10,744 More Kennedy Assassination Records Released - NECN
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10,744 More Kennedy Assassination Records Released

A total of 144 records are being released for the first time

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    NEWSLETTERS

    10,744 More Kennedy Assassination Records Released
    AP
    FILE - In this Nov. 22, 1963 file photo, seen through the foreground convertible's windshield, President John F. Kennedy's hand reaches toward his head within seconds of being fatally shot as first lady Jacqueline Kennedy holds his forearm as the motorcade proceeds along Elm Street past the Texas School Book Depository in Dallas. The license plates on the vehicle, which were discarded when the vehicle was sent for upgrades, are going up for auction. (AP Photo/James W. "Ike" Altgens, File)

    The National Archives on Friday released 10,744 FBI records -- some that have never been previously disclosed -- related to the assassination of President John F. Kennedy in 1963.

    It's the fifth release of Kennedy assassination records so far this year.

    The National Archives said 8,336 documents are being released in their entirety and 2,408 are released with limited redactions. A total of 144 records are being released for the first time.

    Most of the collection comprising about 5 million pages of records has been released to the public, but some documents have been withheld over the years to protect individuals, intelligence sources and methods and national security.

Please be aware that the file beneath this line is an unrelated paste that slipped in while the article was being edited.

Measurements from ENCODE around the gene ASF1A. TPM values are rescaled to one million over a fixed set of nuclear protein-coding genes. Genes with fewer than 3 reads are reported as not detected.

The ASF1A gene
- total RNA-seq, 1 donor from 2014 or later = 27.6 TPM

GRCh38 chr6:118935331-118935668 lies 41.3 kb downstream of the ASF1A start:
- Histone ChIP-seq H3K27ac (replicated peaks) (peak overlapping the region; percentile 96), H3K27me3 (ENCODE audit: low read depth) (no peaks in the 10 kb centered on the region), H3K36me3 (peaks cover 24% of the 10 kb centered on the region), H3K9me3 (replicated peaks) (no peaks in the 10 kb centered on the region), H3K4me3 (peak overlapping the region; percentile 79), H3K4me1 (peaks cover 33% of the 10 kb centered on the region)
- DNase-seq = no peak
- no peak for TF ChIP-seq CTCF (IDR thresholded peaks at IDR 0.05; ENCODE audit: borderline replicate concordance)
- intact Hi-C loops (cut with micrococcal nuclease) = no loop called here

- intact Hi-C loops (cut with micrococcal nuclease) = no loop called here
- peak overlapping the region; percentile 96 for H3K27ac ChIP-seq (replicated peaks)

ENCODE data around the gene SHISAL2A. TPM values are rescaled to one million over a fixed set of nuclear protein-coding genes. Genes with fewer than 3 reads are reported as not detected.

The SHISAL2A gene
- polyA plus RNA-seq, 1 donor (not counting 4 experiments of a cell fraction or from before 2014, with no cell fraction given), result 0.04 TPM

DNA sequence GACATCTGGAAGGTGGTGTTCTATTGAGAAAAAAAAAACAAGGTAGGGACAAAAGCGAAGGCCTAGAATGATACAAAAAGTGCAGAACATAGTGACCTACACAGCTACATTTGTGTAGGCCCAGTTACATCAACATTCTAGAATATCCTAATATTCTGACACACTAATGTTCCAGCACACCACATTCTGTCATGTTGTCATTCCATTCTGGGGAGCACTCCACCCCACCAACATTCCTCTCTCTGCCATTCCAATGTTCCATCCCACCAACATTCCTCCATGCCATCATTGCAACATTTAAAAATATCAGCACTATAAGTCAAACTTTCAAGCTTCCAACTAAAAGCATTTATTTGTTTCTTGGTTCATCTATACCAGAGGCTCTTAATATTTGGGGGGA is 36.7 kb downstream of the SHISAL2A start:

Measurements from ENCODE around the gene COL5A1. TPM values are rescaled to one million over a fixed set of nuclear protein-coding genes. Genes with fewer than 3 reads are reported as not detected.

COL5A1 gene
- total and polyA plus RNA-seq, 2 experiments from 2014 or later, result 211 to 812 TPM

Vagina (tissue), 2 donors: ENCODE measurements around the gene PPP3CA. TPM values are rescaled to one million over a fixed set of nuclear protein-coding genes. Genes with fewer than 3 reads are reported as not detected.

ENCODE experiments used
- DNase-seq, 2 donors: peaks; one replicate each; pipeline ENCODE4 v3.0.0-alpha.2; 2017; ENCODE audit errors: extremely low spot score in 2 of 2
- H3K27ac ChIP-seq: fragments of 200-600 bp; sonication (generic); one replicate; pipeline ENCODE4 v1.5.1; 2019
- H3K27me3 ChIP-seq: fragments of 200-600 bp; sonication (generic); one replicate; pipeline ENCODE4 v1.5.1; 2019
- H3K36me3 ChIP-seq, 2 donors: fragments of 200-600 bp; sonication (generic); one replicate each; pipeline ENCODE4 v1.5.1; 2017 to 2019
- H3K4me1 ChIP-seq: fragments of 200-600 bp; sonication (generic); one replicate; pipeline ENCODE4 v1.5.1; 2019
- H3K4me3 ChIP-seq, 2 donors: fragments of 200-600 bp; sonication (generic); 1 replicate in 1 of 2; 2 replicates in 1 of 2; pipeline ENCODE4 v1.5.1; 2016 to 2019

Closer Look at New Files on JFK Assassination

    [NECN] Closer Look at New Files on JFK Assassination

    Thousands of documents on John F. Kennedy's assassination were released Thursday.

    (Published Friday, Oct. 27, 2017)

    The latest documents are being released according to a law that President George H.W. Bush signed Oct. 26, 1992. That law required all records related to the assassination be released within 25 years, unless the president says doing so would harm intelligence, law enforcement, military operations or foreign relations.

    Last month, on the 25-year deadline, President Donald Trump wrote in a memorandum that he had "no choice" but to agree to requests from some government agencies to continue withholding certain information.

    Trump, however, directed agencies to again review each of their redactions. He said agency heads needed to be extremely circumspect in recommending that information still needed to be withheld from the public. Government agencies have until March to tell the National Archives why any part of their records should still be redacted.

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